SIA RU007095, Clay family, Joseph Ashmead Clay and John Randolph Clay Papers, 1841, 1859-1866 and undated
- Clay family
- Joseph Ashmead Clay and John Randolph Clay Papers, 1841, 1859-1866 and undated
- 1841, 1841-1866, 1841, 1859-1866 and undated
- John Randolph Clay (1808-1885) was a career American diplomat who served in Europe and Latin America in the period from 1830 to 1860. Joseph Ashmead Clay (1806-1881) was Randolph's older brother. He managed Randolph's affairs in Philadelphia and influenced his diplomatic appointments in Washington. Both brothers developed an interest in mineralogy in their youth and collected avidly throughout their lives
- These papers concern the mineralogical collections of Joseph Ashmead and John Randolph Clay and incidentally relate to family affairs and politics. They include letters between Joseph and Randolph, and his son, Harry Gibbs Clay, concerning specimens sent or received; detailed specimen lists; and accounts of specimens bought, sold, and exchanged
- Clay, Harry Gibbs, Clay, John Randolph 1808-1885, Clay, Joseph Ashmead 1806-1881
- Mixed archival materials, Collection descriptions
- Local Number:
- SIA RU007095
- Physical Description:
- 0.1 linear meter
Finding Aids to Personal Papers and Special Collections in the Smithsonian Institution Archives
Table of Contents
Record Unit 7095
Joseph Ashmead Clay and John Randolph Clay Papers, 1841, 1859-1866 and undated
|Repository:||Smithsonian Institution Archives, Washington, D.C. Contact us at email@example.com.|
|Title:||Joseph Ashmead Clay and John Randolph Clay Papers|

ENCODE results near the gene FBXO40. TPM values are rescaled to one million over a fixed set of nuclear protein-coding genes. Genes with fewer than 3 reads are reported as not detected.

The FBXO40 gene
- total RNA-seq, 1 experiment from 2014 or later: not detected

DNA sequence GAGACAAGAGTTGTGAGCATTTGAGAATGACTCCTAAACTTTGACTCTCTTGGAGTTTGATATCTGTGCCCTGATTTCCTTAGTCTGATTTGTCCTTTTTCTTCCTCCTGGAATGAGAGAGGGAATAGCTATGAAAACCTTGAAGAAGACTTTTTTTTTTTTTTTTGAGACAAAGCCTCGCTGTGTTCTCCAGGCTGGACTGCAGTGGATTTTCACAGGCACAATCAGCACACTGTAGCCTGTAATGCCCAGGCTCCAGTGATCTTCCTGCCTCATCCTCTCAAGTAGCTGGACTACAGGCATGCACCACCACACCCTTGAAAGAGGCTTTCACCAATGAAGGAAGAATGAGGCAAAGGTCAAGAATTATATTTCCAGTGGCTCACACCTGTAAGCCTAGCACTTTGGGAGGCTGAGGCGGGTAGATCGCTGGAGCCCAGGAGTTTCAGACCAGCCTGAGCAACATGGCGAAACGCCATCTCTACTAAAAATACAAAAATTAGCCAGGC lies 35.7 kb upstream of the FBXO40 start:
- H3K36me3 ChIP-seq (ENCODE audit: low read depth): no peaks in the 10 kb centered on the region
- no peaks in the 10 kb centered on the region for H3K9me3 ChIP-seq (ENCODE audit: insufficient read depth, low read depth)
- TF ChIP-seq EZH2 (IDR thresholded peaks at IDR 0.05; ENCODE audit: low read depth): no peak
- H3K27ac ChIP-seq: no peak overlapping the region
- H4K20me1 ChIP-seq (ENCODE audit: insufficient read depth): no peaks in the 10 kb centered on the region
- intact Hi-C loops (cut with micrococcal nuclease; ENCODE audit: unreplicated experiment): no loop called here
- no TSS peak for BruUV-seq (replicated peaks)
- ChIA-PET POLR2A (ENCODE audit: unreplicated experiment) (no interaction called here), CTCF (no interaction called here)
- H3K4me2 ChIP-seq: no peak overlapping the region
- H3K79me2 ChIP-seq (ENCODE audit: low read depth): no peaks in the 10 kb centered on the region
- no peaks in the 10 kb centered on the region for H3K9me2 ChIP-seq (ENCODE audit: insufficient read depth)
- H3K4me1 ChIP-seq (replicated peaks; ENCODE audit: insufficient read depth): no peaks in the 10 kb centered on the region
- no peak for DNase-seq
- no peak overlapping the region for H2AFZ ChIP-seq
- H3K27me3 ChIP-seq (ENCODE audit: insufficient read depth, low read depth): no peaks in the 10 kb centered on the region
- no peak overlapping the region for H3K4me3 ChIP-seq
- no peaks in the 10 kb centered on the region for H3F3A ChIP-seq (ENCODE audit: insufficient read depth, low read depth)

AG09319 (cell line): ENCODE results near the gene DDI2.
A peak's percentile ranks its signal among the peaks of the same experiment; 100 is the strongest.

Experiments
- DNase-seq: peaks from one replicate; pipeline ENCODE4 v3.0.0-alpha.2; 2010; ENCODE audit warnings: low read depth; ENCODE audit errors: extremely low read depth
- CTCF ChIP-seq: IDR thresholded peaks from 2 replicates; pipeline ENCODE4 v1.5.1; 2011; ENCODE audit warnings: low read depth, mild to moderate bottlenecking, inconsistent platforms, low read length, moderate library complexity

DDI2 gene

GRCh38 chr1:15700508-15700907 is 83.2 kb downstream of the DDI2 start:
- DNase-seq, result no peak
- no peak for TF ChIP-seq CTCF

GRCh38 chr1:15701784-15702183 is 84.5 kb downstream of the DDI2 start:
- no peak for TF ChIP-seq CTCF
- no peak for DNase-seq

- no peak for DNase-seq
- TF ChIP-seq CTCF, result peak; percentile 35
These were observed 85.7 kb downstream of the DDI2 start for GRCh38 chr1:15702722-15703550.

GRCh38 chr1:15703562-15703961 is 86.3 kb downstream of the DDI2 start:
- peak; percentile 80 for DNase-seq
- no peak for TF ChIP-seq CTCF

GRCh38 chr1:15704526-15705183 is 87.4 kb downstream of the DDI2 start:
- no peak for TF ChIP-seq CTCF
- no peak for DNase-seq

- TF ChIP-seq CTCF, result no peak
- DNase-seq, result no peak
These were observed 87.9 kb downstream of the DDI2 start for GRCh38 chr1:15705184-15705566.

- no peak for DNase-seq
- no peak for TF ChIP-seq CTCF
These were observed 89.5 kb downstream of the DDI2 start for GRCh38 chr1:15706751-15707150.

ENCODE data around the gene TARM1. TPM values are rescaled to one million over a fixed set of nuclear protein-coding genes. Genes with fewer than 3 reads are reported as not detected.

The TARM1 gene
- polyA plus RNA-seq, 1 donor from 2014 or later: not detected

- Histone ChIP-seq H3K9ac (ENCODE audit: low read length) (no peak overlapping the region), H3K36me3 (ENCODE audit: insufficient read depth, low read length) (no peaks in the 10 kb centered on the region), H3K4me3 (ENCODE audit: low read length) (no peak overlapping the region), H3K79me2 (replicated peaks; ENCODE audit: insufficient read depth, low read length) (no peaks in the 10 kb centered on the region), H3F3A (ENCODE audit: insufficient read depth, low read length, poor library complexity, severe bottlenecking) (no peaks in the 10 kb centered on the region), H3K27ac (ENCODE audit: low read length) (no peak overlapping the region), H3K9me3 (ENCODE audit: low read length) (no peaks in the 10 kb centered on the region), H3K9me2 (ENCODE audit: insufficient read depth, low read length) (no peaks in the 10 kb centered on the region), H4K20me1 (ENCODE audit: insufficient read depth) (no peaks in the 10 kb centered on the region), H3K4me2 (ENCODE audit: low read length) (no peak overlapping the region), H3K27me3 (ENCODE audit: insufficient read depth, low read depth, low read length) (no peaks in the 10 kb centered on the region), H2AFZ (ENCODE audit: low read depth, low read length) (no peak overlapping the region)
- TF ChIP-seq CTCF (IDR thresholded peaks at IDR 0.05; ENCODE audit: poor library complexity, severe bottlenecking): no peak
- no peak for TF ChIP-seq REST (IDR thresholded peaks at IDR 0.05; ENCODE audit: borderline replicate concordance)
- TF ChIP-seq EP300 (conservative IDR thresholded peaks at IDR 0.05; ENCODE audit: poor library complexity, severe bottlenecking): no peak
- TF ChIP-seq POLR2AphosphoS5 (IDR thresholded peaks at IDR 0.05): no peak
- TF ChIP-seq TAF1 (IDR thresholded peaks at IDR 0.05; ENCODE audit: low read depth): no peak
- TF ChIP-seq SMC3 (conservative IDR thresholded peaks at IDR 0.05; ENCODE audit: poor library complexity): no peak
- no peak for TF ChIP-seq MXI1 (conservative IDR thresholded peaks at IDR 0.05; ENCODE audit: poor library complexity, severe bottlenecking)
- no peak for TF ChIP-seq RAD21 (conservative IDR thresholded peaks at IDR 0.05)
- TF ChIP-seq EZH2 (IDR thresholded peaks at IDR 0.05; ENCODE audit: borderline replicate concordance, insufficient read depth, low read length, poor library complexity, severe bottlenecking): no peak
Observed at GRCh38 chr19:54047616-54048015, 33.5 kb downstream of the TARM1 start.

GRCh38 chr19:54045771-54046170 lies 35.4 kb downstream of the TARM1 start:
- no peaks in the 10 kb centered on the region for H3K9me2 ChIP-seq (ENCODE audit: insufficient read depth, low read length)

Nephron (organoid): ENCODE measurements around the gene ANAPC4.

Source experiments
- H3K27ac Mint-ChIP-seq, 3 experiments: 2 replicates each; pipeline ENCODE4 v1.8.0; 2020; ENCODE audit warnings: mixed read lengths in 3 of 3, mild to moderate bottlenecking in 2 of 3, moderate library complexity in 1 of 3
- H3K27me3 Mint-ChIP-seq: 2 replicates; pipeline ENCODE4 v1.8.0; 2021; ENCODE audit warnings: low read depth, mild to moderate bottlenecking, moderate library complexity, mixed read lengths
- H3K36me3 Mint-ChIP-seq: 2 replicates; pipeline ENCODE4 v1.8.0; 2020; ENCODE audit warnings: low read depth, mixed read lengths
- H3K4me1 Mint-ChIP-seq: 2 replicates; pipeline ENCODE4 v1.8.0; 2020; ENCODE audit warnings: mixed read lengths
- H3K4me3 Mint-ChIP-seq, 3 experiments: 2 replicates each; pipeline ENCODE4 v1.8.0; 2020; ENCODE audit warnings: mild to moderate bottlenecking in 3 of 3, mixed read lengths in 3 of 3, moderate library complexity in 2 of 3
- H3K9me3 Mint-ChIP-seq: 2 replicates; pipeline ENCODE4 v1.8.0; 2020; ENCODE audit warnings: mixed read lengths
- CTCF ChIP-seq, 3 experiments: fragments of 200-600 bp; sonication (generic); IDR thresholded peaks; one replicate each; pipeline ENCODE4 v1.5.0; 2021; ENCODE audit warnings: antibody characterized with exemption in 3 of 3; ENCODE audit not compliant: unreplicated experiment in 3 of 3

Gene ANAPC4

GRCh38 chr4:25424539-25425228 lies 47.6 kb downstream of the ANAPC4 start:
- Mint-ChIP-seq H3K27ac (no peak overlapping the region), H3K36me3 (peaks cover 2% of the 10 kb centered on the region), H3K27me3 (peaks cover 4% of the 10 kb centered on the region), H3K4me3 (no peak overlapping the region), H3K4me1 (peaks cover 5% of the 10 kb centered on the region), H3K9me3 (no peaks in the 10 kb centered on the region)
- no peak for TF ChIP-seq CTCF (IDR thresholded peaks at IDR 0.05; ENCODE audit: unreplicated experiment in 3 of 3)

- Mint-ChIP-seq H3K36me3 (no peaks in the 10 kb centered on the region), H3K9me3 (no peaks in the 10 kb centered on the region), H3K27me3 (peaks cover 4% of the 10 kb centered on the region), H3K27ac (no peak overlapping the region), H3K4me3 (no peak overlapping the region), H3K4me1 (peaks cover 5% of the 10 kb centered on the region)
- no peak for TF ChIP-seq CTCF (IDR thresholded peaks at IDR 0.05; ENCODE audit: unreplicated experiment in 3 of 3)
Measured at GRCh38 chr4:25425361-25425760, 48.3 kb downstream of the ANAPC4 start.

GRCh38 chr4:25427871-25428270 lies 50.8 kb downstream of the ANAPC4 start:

|Dates:||1841, 1859-1866 and undated|
|Quantity:||0.1 linear meter.|
|Collection:||Record Unit 7095|
|Language of Materials:||English|
John Randolph Clay (1808-1885) was a career American diplomat who served in Europe and Latin America in the period from 1830 to 1860. He was born into the Philadelphia family of Clays; reared in Virginia, he entered the bar there in 1828. He never practiced law. Clay served in various diplomatic capacities in the following places: Russia (1830-1837), Austria (1838-1845), Russia (1845-1847), and Peru (1847-1860). In 1861 he moved to England where he remained until his death in 1885; in 1865 he returned to Philadelphia for a visit. Randolph was married twice, first to Frances Ann Gibbs, and second to Jane Crawfurd; he had two sons, Harry Gibbs Clay and Randolph Clay, and a daughter, Mary Frances Clay. Joseph Ashmead Clay (1806-1881) was Randolph's older brother; his wife was Cornelia Clay. Joseph entered the bar in Philadelphia in 1827. He managed Randolph's affairs in Philadelphia and influenced his diplomatic appointments in Washington.
Joseph and Randolph developed an interest in mineralogy in their youth and collected avidly throughout their lives. Randolph sent in many specimens during his travels abroad, and Joseph collected American specimens for their cabinet and for exchange. Apparently, both secured specimens exclusively by purchase or exchange. Joseph maintained the cabinet in Philadelphia, and after his death it was given to the University of Pennsylvania.
Biographical information may be found in George Irvin Oeste, John Randolph Clay: America's First Career Diplomat, University of Pennsylvania, 1966.
This finding aid was digitized with funds generously provided by the Smithsonian Institution Women's Committee.